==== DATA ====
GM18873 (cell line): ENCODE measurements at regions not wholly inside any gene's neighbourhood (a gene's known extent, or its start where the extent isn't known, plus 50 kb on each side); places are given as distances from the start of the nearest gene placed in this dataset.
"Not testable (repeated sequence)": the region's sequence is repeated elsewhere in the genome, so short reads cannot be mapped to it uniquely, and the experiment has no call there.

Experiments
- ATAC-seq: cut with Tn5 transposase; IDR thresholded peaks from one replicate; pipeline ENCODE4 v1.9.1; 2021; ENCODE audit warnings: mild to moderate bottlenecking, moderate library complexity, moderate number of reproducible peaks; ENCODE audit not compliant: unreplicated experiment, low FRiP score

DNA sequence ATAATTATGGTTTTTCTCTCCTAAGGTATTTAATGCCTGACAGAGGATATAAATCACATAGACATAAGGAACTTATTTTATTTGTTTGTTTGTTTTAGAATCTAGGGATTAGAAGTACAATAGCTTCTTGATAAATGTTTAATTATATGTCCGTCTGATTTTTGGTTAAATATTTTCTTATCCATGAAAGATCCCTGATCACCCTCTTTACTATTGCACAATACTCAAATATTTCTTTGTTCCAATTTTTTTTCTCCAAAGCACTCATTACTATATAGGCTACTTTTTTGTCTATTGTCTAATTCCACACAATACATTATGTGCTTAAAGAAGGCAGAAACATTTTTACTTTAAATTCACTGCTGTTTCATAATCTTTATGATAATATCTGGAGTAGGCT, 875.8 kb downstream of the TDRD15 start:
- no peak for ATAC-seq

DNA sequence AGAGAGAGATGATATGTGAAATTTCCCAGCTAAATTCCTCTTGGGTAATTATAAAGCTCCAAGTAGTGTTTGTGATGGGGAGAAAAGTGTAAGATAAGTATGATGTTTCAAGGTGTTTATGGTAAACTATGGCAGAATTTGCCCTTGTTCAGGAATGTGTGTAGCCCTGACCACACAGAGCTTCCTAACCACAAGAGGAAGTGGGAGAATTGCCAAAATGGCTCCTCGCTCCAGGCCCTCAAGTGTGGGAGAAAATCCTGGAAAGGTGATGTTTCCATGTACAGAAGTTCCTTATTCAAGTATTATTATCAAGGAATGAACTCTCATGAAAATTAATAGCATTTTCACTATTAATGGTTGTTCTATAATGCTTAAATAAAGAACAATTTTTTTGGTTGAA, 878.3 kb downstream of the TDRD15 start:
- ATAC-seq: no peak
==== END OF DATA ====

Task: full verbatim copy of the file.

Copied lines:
GM18873 (cell line): ENCODE measurements at regions not wholly inside any gene's neighbourhood (a gene's known extent, or its start where the extent isn't known, plus 50 kb on each side); places are given as distances from the start of the nearest gene placed in this dataset.
"Not testable (repeated sequence)": the region's sequence is repeated elsewhere in the genome, so short reads cannot be mapped to it uniquely, and the experiment has no call there.

Experiments
- ATAC-seq: cut with Tn5 transposase; IDR thresholded peaks from one replicate; pipeline ENCODE4 v1.9.1; 2021; ENCODE audit warnings: mild to moderate bottlenecking, moderate library complexity, moderate number of reproducible peaks; ENCODE audit not compliant: unreplicated experiment, low FRiP score

DNA sequence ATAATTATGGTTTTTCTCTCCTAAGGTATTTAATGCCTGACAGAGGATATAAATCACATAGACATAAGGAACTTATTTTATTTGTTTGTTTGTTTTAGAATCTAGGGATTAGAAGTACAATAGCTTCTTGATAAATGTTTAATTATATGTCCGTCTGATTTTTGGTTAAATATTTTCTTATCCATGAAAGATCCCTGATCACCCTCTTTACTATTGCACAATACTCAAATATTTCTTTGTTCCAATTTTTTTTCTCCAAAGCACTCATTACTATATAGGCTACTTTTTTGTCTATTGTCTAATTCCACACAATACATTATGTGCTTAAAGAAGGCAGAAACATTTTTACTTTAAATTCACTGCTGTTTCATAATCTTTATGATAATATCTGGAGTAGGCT, 875.8 kb downstream of the TDRD15 start:
- no peak for ATAC-seq

DNA sequence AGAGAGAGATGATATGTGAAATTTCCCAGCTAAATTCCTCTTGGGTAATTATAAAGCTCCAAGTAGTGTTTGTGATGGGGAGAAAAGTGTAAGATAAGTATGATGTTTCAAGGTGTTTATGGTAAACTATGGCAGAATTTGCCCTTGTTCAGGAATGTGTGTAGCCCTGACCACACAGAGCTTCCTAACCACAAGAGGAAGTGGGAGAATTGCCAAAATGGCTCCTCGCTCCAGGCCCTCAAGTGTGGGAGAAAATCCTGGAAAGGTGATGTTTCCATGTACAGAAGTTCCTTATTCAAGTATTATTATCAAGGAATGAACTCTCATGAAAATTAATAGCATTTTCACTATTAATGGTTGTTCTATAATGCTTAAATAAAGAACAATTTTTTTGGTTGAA, 878.3 kb downstream of the TDRD15 start:
- ATAC-seq: no peak